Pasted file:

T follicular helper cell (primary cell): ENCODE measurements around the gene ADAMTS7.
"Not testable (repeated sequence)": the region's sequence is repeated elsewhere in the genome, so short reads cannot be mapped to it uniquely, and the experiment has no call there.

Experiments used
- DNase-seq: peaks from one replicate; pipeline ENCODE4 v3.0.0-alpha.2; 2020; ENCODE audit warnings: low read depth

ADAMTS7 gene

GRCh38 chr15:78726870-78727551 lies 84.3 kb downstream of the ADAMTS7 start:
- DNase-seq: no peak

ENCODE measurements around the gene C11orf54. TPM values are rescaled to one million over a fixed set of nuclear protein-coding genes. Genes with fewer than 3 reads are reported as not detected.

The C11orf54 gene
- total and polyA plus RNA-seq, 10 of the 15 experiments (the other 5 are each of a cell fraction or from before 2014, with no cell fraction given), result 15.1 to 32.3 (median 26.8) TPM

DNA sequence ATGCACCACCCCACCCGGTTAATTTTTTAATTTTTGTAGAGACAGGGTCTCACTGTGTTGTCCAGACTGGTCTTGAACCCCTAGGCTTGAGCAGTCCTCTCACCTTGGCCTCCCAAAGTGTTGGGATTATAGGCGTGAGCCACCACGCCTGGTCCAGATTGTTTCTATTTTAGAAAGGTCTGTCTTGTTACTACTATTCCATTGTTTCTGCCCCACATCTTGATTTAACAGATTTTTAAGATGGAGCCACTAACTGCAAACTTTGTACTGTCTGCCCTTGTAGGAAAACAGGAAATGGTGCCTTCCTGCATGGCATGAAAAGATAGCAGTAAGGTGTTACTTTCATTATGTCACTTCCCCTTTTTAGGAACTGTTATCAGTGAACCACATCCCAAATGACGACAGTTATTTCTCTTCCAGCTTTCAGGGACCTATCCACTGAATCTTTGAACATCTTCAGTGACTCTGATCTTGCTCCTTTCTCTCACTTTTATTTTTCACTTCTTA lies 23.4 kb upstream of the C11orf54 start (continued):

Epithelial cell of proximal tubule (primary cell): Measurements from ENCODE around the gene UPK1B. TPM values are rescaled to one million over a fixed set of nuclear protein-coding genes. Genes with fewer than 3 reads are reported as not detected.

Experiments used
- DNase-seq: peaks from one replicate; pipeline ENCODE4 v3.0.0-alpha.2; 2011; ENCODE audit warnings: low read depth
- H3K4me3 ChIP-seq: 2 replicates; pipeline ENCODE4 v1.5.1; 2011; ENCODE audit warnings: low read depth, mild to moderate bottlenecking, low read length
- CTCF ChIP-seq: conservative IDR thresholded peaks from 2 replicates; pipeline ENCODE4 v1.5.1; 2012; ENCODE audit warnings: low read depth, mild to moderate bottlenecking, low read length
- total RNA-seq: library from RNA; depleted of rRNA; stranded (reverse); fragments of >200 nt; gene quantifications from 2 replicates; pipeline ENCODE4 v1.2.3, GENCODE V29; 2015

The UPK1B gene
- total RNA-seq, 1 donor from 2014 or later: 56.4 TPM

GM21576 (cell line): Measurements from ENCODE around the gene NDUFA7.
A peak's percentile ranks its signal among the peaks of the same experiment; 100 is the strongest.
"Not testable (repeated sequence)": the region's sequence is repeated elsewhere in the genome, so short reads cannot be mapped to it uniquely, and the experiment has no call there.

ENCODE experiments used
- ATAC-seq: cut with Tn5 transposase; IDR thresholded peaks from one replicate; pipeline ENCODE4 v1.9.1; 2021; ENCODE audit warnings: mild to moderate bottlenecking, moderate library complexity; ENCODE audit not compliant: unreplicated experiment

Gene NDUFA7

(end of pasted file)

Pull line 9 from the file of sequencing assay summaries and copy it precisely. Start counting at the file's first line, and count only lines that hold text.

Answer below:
The C11orf54 gene